6. Albéniz: Granada - Enrique Garcia
  7. Granados: Spanish Dance No. 10 - Francisco Simplicio
  8. Torroba: Nocturno - Hermann Hauser I
  9. Turina: Garrotín - Santos Hernández
  10. Turina: Soleares - Arcángel Fernández
  11. Albéniz: Cádiz - Domingo Esteso
  12. Granados: Spanish Dance No. 5 - Robert Bouchet
  13. Albéniz: Capricho Catalán - Ignacio Fleta
  14. Granados: La Maja de Goya - Miguel Rodriguez
  15. Granados: Spanish Dance No. 4 - Hernández y Aguado
  16. Torroba: Sonatina 1st movement - Manuel Contreras
  17. Albéniz: Asturias - Daniel Friederich
  18. Mompou: Canción - José Ramírez III
  19. Albéniz: Córdoba - José Romanillos & Son

This is Segovia playing Chopin.

Very pretty and it doesn’t sound too difficult.

Valses Poeticos by Granados
I just like to say the name of this one.

I used to play part of this. About the last minute of this video. I noticed the music was in the DelCamp section 7.
Slow songs are not necessarily easier to play.

Lagrima is a tear drop.

It’s so pretty.

This is a public service announcement to students of classical guitar, especially for those who do not have a teacher.

Professor Jean-François Delcamp at the Brest Conservatory of Music, Dance and Drama, Brest, France, has once again generously arranged a series of [color=#0000FF] FREE online classical guitar lessons [/color] corresponding to the first four years at music school. The lessons, which commence Sept. 6, and associated discussion forums are available in English, French, Italian and Spanish. Prof. Delcamp will arrange the course materials, and students will study these, upload videos or audio recordings of themselves playing, and students listen to or view these and comment to help each other, with some limited comments from the Professor. The progressive nature of the lessons, time pressure and feedback are all very valuable, in my experience. For further information on how to register, please see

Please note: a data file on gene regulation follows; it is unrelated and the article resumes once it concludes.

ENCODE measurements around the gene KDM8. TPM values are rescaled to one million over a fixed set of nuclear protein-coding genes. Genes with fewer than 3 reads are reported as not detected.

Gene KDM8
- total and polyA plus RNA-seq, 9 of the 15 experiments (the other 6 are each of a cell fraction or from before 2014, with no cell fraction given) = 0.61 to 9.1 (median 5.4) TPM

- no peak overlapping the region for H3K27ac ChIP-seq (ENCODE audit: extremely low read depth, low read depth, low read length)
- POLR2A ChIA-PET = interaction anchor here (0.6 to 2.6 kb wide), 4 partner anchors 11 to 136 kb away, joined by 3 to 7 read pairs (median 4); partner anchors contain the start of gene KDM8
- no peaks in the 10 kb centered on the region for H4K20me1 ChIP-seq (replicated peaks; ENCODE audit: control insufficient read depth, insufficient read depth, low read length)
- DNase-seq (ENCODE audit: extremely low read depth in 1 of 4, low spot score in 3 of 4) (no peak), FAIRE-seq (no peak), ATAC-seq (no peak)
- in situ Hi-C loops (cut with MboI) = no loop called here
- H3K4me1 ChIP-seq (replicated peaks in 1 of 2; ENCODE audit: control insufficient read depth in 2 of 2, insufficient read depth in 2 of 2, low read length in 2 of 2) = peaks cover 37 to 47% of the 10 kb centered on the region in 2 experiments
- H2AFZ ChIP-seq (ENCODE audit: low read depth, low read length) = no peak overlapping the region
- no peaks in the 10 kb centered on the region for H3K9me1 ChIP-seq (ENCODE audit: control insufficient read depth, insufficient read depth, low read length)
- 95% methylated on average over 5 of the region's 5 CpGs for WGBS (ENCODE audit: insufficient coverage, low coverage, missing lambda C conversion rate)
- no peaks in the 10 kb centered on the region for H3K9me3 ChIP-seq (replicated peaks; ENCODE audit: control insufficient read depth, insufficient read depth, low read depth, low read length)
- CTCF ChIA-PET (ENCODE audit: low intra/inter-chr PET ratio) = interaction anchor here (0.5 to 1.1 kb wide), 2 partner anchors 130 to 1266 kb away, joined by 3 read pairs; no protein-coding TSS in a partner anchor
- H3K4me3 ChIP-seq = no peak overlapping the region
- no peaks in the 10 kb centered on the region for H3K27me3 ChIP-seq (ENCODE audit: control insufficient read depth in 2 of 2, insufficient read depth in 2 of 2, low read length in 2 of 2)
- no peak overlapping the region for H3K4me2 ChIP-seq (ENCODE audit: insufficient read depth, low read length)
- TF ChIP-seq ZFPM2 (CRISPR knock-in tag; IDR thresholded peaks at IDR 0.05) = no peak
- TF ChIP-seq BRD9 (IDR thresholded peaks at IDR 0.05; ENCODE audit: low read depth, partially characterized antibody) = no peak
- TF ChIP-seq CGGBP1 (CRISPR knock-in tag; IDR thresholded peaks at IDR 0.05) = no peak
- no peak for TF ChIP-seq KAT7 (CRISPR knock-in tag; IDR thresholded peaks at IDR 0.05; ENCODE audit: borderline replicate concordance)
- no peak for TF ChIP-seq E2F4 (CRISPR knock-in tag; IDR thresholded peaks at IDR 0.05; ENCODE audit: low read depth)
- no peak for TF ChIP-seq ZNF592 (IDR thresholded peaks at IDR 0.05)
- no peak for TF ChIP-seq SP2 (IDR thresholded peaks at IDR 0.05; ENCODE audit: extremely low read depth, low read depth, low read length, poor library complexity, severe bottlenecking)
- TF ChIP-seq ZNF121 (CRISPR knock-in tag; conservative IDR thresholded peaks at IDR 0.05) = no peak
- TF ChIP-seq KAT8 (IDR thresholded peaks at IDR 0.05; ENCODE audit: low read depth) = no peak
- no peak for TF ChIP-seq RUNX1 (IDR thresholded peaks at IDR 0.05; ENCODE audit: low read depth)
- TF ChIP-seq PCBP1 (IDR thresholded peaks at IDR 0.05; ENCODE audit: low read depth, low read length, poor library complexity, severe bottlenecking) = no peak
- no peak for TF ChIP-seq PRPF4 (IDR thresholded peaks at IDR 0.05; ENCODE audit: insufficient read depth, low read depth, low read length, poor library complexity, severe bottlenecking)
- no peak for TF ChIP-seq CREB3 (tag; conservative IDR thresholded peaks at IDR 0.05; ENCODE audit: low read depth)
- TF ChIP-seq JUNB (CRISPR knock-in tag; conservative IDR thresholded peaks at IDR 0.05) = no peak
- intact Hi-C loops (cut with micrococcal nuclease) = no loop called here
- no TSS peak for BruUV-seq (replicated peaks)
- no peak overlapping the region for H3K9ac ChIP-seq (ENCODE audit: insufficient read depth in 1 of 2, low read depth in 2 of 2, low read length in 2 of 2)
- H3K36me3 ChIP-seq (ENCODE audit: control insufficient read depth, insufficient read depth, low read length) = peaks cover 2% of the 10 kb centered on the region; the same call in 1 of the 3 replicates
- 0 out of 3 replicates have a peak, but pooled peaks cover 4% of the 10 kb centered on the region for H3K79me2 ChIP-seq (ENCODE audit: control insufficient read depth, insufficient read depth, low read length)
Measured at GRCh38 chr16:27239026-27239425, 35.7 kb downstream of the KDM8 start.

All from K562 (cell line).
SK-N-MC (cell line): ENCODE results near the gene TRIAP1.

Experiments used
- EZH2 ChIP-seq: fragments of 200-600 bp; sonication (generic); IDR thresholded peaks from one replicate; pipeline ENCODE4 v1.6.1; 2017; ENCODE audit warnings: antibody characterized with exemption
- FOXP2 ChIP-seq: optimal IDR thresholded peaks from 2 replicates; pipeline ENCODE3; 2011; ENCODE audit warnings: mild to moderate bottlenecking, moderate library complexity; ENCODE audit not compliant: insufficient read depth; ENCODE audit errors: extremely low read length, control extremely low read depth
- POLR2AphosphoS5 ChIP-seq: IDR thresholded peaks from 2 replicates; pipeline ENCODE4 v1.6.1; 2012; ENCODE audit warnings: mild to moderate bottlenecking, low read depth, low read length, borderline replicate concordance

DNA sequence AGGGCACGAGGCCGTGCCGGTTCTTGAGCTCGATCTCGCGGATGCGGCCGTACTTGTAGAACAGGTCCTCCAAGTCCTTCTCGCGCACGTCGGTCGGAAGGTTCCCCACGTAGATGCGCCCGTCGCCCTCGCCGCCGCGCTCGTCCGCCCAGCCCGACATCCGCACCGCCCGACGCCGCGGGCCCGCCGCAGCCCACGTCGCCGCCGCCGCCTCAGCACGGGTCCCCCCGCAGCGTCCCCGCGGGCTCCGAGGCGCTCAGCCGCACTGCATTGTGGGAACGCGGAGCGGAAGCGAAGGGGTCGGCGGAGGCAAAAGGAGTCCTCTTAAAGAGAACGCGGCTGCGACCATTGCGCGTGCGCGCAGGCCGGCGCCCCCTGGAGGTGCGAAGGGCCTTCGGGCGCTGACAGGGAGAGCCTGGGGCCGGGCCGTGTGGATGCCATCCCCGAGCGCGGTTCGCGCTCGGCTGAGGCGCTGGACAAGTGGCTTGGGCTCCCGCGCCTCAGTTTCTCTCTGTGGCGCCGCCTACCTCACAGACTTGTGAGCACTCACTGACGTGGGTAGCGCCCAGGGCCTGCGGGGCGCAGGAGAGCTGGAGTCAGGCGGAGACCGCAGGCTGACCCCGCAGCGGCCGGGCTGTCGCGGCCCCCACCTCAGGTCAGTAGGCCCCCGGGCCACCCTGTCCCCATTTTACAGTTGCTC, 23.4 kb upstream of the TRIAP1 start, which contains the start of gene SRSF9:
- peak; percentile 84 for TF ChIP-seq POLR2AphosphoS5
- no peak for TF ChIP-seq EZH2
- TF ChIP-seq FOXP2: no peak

English course:
Spanish course:
French course:
Italian course:

The courses range from beginner to upper intermediate level, I think. If you’ve worked your way through the first quarter of Noad book 1, for instance, you won’t have any problem joining level 1, and if you’ve made it 2/3 to 3/4 of the way through Noad 1, you can probably try level 2 instead.

To continue the revival of a dead thread…
Additional Public Service announcement: The Romeros in Taipei (new version, Celin, Pepe, 2 of the kids, but still quite good)! Oct 2 at the National concert hall, courtesy of the MRT adverts.
Additionally, I brought a ton of duet rep with me - ranging from pretty easy to fucking scary - so if any of ya’ll would like to play, I’m always game. Or if you’re stuck in a rut with playing, I can trade lessons for “show me around the city.” Are there any Classical Guitar goings-on here in Taipei? I need something to keep my chops up other than my sketchy practice habits…

I made a playlist of Giuliani songs.

I’m making a playlist of all the songs in my Guitar Classics book. It will probably take a long time, and the book is arranged in chronological order, so the early ones are old lute tunes that don’t always translate well to guitar. I’m surprised I found all of them so far, (one of them is on banjo) and most are from people playing on they couch. If anyone wants to check the progress, I will keep updating it when I feel industrious. … ature=plcp

Koshkin Guitar Duo plays
A.Ginastera - Milonga, Transcription for two guitars by Nikita Koshkin,
Koshkin Guitar Duo (Olga Kamornik & Asya Selyutina)
“Cancion del arbol del olvido”